3..2..1.. Taking Off With LaunchDarkly!

Josh Stein
Dec 20, 2016 · 4 min read
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LaunchDarkly’s founders: John Kodumal (CTO) and Edith Harbaugh (CEO)

I’m extremely excited to announce that DFJ has led a ~$8.7m Series A financing for LaunchDarkly, the leading feature flag management and continuous delivery platform, and a company we think you’ll be hearing a lot more about in the years to come.

Just two years into their journey, LaunchDarkly has emerged as a core part of the continuous integration and delivery stack, and one of the most innovative solutions for teams looking to develop and deploy software faster. The LaunchDarkly team is just getting started, yet they’re already serving billions of flags per day via their platform for some very large customers.

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Source: https://launchdarkly.com/ home page

One of DFJ’s core investment themes is rooted in the profound changes we’ve seen in how software is developed, tested and deployed. Traditional waterfall development models, oriented around the classic “Release to Manufacturing” approach with quarterly or even annual Version X.0 releases, have been made obsolete by agile processes based on the principles of continuous integration, delivery and deployment. Nearly all of our portfolio companies have embraced these methodologies internally and we’ve been active investors in directly enabling platforms like Chef, CircleCI and Twilio.

LaunchDarkly’s specific magic is in feature flagging, a concept which was invented by the dev team at Flickr in 2009. It has since become widely adopted by an increasing majority of forward thinking development teams. The team at LaunchDarkly has written an excellent and comprehensive guide to Feature Flagging but the basic concept is deceptively simple: by wrapping segments of code with conditional IF/ELSE toggles, you can determine whether a given feature will be visible or hidden.

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A Simple Example of Feature Flagging

You might, for example, choose to show one version of an application to customers in our beta program, while showing another version of a page to other customers. Note that the application is running from a single code base in production, but you’re able to control how it presents to each user depending on how you set your flags and toggles.

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Toggles Enable Features to be Enabled/Disabled Separately From When Code is Deployed

This is a simple example, but feature flags have enabled us to do something quite profound: we’ve separated how and when the code is written and deployed from how it is presented to each end user, whereby enabling agile teams to do a whole range of really interesting things. For example:

  • Opt In: run beta programs on your live application, designating which user will have access to new features.
  • Kill Switch: quickly turn off a poorly performing feature.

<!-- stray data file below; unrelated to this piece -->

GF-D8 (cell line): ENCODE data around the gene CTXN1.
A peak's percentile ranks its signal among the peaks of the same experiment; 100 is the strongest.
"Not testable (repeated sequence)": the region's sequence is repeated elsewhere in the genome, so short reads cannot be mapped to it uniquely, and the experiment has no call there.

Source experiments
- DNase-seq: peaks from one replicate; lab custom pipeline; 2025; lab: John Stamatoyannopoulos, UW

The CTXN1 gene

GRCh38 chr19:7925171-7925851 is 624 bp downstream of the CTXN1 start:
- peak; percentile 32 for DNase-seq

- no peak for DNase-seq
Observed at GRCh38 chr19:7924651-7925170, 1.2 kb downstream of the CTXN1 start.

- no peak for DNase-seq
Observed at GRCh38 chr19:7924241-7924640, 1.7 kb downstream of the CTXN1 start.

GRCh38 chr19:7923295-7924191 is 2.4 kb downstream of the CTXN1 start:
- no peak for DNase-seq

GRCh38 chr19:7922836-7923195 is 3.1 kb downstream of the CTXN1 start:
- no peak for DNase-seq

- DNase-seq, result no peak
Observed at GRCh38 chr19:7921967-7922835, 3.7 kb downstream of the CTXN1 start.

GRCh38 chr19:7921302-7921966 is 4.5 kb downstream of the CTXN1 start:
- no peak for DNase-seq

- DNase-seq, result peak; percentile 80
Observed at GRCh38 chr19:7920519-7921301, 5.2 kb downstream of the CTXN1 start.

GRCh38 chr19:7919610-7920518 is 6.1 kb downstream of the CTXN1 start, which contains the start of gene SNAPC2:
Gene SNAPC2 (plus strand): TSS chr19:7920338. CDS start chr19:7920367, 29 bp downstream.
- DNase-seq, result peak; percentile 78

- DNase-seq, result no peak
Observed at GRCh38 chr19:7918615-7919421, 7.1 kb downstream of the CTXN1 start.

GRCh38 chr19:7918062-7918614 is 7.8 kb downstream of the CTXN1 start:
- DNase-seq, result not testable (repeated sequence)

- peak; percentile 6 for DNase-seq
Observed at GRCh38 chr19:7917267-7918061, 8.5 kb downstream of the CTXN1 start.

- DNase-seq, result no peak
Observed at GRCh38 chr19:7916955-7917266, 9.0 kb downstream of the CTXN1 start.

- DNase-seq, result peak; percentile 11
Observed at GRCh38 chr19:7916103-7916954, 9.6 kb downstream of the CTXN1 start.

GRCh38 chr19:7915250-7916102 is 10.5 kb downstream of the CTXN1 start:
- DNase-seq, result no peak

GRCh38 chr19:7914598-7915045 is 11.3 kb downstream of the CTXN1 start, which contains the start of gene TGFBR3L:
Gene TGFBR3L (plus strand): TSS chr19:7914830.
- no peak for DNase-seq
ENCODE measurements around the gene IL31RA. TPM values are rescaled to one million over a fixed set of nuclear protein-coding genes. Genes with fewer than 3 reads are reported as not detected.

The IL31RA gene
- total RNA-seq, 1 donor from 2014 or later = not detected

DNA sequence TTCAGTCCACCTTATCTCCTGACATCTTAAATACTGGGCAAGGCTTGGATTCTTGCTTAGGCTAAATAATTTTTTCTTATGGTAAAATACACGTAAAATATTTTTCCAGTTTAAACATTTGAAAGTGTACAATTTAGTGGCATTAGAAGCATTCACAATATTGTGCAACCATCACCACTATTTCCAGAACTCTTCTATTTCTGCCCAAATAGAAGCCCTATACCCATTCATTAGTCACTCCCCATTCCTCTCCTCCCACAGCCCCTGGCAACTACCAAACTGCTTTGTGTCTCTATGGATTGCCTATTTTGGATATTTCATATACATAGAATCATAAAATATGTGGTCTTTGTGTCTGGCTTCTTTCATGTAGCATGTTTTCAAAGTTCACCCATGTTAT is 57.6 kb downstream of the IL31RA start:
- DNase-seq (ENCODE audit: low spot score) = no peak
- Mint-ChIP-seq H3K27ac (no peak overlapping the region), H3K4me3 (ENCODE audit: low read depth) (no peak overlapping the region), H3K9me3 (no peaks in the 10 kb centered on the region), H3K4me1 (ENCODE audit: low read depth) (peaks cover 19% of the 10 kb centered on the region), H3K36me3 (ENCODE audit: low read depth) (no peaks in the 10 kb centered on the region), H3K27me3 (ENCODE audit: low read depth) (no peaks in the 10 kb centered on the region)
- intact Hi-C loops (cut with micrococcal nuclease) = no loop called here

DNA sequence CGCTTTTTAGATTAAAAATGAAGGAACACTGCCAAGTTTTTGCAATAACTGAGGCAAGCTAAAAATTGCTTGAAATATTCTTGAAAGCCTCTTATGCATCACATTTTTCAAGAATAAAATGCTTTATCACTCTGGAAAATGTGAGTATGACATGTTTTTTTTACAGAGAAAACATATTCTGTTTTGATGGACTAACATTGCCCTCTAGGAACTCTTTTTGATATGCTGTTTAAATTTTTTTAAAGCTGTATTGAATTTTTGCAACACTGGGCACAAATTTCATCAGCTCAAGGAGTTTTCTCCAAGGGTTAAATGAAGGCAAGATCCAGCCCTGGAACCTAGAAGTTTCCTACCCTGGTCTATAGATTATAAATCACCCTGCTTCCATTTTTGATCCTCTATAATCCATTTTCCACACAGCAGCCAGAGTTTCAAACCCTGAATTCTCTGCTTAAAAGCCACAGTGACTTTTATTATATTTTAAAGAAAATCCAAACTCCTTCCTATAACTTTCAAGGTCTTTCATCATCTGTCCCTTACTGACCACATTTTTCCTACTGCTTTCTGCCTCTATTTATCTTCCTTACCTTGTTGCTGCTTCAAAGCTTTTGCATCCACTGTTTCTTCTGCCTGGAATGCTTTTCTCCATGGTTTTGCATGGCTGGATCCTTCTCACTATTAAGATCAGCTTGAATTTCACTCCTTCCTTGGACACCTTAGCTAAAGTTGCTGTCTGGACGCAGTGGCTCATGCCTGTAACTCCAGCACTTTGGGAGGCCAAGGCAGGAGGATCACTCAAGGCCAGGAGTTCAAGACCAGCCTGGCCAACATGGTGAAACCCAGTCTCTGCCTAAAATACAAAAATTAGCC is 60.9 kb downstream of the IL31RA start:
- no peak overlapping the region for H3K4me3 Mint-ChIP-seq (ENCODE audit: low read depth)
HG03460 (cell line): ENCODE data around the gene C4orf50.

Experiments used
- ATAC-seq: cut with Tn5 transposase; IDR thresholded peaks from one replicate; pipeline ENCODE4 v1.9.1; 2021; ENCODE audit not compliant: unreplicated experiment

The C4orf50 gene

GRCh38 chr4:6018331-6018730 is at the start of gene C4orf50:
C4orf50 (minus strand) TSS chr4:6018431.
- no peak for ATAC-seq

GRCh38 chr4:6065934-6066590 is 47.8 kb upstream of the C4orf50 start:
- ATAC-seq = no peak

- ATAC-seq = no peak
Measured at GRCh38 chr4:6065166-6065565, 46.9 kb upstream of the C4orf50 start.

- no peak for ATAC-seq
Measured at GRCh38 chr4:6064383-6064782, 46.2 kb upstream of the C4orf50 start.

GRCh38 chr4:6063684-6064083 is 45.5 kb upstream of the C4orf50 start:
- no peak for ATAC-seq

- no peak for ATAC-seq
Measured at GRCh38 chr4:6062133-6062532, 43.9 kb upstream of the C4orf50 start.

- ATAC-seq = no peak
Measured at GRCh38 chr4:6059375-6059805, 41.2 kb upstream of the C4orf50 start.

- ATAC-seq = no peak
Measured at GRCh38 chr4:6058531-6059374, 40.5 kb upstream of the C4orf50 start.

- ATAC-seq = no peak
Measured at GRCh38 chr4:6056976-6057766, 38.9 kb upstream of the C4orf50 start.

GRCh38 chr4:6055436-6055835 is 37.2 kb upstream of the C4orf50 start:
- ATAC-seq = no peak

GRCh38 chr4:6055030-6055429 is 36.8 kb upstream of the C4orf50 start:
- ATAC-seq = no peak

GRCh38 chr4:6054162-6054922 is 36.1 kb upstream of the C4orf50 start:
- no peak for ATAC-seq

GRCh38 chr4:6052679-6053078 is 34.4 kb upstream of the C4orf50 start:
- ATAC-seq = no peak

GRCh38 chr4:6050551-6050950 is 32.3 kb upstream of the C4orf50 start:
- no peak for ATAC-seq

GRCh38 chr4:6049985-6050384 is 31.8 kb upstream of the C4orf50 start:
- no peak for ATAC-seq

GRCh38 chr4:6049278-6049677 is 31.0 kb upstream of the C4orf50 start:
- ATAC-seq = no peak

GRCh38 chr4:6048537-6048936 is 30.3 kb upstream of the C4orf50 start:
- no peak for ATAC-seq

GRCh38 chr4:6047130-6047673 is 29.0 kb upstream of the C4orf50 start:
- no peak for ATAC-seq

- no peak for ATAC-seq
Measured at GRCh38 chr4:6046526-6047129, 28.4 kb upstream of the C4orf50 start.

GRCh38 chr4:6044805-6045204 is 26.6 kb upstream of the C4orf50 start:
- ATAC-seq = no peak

• Scalable Roll Outs: conduct phased rollouts to incremental percentages of users to verify there are no scalability issues.
  • Selectively Block Users: protect features from users by excluding them from ever seeing them — for example, excluding anyone from TechCrunch from seeing new functionality. :)
  • Newbie vs Power User: show expert users and beginner users different features entirely.
  • Subscription Management: manage feature entitlements in different plans.
  • Maintenance Mode & Sunsetting: put portions (or your entire application) into maintenance mode to cleanly sunset old, unused features.

Interestingly, feature flags don’t just help developers do their job better — they also enable engineering to write, test and deploy code on their schedule and then hand the controls for actually launching those features to the product/marketing team who can align a launch with their timing and business objectives. This solves one of the bigger pain points at most software companies, a pain that any product or program manager knows well. By separating business logic from code, both the coders and business users can do their jobs better.

With this investment, I’m particularly excited to be working with LaunchDarkly’s two amazing founders: John Kodumal, a software engineer from Atlassian and an accomplished rock climber, and Edith Harbaugh, a veteran product manager and an ultra-marathon runner (who has been known to run 100 miles at a time!). We’re also excited to be partnering, once again, with our friends at SoftTechVC, 500 Startups, Cervin Ventures and Bloomberg Beta, all of whom had the good sense to invest in the seed round and have done an exceptional job guiding the company so far.

If you haven’t yet checked out LaunchDarkly or feature flags for your business, give it a look — I guarantee you’ll be blown away by how much they can increase the agility in your software development process!

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You’re going to see this logo a lot. :)

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